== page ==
There But For The Grace Of God . . . Go So Many Of Us (Reprise from Dec. 20, 2005)
Inclusion Daily Express
SPOKANE, WASHINGTON-- When I learned that the "suspected terrorist" killed by federal air marshals in Miami was actually an American with bipolar disorder, my first thought was that this could easily happen to a number of people I know, including myself, under the right set of circumstances.
But then I wondered if any of us have believed that this kind of thing would not happen at some point. Perhaps it was a matter of not "if", but "when".
Historically speaking, it's always been dangerous -- or fatal -- to act in "unusual" or "puzzling" ways. Every week, it seems, we see another example of someone's life being extinguished, either by law enforcement or caregivers, because they did not -- or could not -- follow someone else's instructions.
The difference now is that this is in the national spotlight, and homeland security appears to be a justification for "shoot first and ask questions later" on jetliners.
Air travel by itself makes many people anxious. The events of 9/11 made that worse, as we realized the actions of those flying with us can literally determine whether we live or die.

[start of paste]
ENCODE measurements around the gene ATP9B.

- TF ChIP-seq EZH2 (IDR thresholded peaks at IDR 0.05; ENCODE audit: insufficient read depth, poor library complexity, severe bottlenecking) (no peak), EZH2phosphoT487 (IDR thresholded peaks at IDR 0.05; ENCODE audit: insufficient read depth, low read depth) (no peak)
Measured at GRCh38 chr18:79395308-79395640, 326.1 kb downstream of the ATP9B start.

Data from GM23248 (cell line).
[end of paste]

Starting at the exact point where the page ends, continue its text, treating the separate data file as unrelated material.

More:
Passengers aboard Flight 924 said that, after Rigoberto Alpizar ran through the plane toward first class, his wife of 20 years, Anne Buechner, followed, yelling that he had a mental illness and had not taken his medication.
It did no good. Federal marshals have been trained to deal with people behaving like Alpizar as a threat.
Many experts and others claim that the officers would have been criticized worse had Alpizar been a true bomber, and had his wife been a co-conspirator attempting to identify and distract the air marshals.
After her husband's death, she said she blamed herself for allowing him on the aircraft in his agitated state.
Now, air travel with someone who seems anxious, or "out of control", will no doubt appear more dangerous, and in fact will likely be more dangerous because of the reaction of passengers, including federal air marshals.
Unfortunately, anyone acting "suspiciously" may be feared nearly as much as would-be hijackers.
This may be the best time to redouble our efforts to explain to others that the vast majority of people who experience mental illness or psychiatric crises are not a threat to anyone, but that they are more likely to be victimized by others.
May Peace be with you and yours this season.
-- Dave Reynolds, EditorSeptember 11, 2001 and Beyond: The Impact of the Terror Attacks on People With Disabilities